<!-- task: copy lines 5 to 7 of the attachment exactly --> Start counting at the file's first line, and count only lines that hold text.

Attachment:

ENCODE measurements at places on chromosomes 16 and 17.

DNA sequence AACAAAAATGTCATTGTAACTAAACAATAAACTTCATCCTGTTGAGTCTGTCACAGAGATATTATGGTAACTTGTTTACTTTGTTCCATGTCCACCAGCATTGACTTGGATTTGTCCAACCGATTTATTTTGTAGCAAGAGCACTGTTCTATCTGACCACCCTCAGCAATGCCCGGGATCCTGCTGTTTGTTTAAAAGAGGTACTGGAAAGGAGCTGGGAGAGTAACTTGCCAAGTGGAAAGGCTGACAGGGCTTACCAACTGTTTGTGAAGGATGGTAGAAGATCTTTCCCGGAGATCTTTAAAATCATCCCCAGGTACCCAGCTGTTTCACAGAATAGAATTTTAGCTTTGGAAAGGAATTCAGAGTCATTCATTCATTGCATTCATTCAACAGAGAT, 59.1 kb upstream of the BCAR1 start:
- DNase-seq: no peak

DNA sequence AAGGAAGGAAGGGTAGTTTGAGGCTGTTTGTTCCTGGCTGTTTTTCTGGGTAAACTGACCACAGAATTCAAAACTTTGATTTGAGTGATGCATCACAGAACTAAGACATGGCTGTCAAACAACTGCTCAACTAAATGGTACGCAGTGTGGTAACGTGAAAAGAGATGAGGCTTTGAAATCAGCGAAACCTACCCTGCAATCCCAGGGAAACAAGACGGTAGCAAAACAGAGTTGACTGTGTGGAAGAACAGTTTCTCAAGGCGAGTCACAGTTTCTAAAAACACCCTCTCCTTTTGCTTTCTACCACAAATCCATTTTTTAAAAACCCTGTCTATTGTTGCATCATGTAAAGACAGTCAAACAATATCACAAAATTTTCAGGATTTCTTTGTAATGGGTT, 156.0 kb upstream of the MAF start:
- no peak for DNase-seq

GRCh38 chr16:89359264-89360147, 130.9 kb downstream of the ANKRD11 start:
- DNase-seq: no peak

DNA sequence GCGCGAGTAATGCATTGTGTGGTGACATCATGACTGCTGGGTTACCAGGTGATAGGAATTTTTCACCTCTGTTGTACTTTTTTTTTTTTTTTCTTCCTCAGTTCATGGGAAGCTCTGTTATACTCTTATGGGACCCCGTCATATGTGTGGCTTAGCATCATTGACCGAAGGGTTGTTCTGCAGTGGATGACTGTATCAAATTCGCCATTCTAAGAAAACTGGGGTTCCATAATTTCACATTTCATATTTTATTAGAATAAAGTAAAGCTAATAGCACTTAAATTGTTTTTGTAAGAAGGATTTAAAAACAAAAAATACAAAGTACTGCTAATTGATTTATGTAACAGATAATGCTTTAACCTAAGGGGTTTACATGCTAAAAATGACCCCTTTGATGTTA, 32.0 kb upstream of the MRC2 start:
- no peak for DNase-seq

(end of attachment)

- no peak for DNase-seq

GRCh38 chr16:89359264-89360147, 130.9 kb downstream of the ANKRD11 start:
- DNase-seq: no peak